Program to keep kids out of jail expands to new counties, thanks to success

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INDIANAPOLIS, Ind. (Feb. 2, 2016) -- A program that's gaining traction across the state when it comes to youth crime is expanding into 13 new counties.

The Juvenile Detention Alternatives Initiative, or JDAI, will start up in Hendricks, Hamilton, and Owen counties, among others statewide.

FOX59 sat down with Indiana Supreme Court Justice Steven David, who co-chairs the initiative, to talk about it. David, a former juvenile court judge, admitted he had not been on board at first.

"I was not a true believer. I’m a convert," David said.

That's because David said he's seen the program offer real alternatives to judges who previously didn't have many resources, other than to send a child to juvenile detention or back into their homes.

"(Now) we’re getting the attention and the services to those children, (giving them) what they need," David said.

The national program, which started in Indiana a decade ago in Marion County, works by tracking kids who get in trouble and offering alternatives that vary county-by-county.

The program is working, according to the state. By 2014, counties with JDAI had dropped their admissions to juvenile detention by 44 percent and the average daily population at the facilities was down by 34 percent. A representative also said that it had saved counties and the state ten of millions of dollars in tax money.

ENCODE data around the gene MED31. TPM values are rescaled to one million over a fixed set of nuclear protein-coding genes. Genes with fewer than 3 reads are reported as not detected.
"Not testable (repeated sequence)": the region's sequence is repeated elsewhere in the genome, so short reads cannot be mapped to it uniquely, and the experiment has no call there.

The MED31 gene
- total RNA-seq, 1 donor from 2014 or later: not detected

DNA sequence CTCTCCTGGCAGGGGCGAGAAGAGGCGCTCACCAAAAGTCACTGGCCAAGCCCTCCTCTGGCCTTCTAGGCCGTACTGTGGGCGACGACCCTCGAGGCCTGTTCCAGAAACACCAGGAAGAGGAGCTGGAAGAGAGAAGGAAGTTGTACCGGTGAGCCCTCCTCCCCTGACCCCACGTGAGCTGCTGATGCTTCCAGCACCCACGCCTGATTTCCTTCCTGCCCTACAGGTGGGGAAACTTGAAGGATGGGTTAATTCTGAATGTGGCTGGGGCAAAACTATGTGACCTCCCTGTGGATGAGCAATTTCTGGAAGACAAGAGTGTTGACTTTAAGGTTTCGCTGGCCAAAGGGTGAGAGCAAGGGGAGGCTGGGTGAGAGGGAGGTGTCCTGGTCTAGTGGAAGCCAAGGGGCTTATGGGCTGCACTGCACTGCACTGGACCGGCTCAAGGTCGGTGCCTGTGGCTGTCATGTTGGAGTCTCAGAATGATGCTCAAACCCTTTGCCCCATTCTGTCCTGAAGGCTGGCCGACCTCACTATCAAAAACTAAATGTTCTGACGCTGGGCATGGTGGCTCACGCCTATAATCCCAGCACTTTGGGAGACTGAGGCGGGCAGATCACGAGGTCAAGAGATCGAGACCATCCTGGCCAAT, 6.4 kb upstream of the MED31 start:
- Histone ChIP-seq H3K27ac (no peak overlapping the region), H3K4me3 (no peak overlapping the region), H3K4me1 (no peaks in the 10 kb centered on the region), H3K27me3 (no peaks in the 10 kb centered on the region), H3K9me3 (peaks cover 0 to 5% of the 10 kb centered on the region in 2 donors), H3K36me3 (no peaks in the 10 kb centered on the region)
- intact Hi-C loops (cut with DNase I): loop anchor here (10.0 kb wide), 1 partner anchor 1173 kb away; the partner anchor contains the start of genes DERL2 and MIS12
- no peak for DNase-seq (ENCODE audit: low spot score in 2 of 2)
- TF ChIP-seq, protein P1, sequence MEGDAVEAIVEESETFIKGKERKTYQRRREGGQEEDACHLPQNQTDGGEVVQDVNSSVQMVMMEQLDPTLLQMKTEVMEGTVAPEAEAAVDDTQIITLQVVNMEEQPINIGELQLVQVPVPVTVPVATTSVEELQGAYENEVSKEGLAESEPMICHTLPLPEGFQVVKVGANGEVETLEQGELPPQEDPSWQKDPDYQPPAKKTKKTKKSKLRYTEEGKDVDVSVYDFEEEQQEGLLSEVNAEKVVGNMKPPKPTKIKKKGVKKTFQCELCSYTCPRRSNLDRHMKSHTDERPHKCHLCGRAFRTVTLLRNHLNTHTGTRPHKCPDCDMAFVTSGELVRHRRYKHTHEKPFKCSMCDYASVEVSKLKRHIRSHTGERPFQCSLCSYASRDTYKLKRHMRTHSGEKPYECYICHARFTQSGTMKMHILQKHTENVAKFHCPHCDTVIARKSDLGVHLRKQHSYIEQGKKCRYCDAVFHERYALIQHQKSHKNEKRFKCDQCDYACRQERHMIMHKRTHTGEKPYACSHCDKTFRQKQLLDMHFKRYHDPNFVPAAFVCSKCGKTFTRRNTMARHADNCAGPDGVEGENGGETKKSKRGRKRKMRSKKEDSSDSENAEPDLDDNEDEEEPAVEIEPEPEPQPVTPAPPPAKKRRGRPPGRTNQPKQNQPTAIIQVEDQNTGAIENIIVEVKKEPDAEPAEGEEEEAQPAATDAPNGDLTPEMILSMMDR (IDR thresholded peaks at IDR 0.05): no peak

David also said there had been no adverse effect on public safety.

"It’s not a question of: 'We’re not going to detain them, we’ll save money, but they’re going to be out causing mischief in the community.' (That's) not happening. In fact, the recidivism rate is going down," David said.

Adriann Young, the Area Director for United Way of Central Indiana's West district in Hendricks County, said that more programs targeting kids are welcome.

"The more we can implement and really target the at-risk kids, I think, the better," Young said. "If we don’t help them at that young age, that there’s an alternative path, then the cycle will never break."

That's exactly why David thinks the program is part of the future of an overhaul to the juvenile justice system, and he believes every member of the community can contribute something to help.

"Children under the age of 18 make up less than 25 percent of the population of Indiana but 100 percent of its future. ... It’s a great opportunity for your viewers to say, 'What can I do? What is my county doing? How can I be a part of this?'" David said.

For more information on the JDAI program, go to the link here.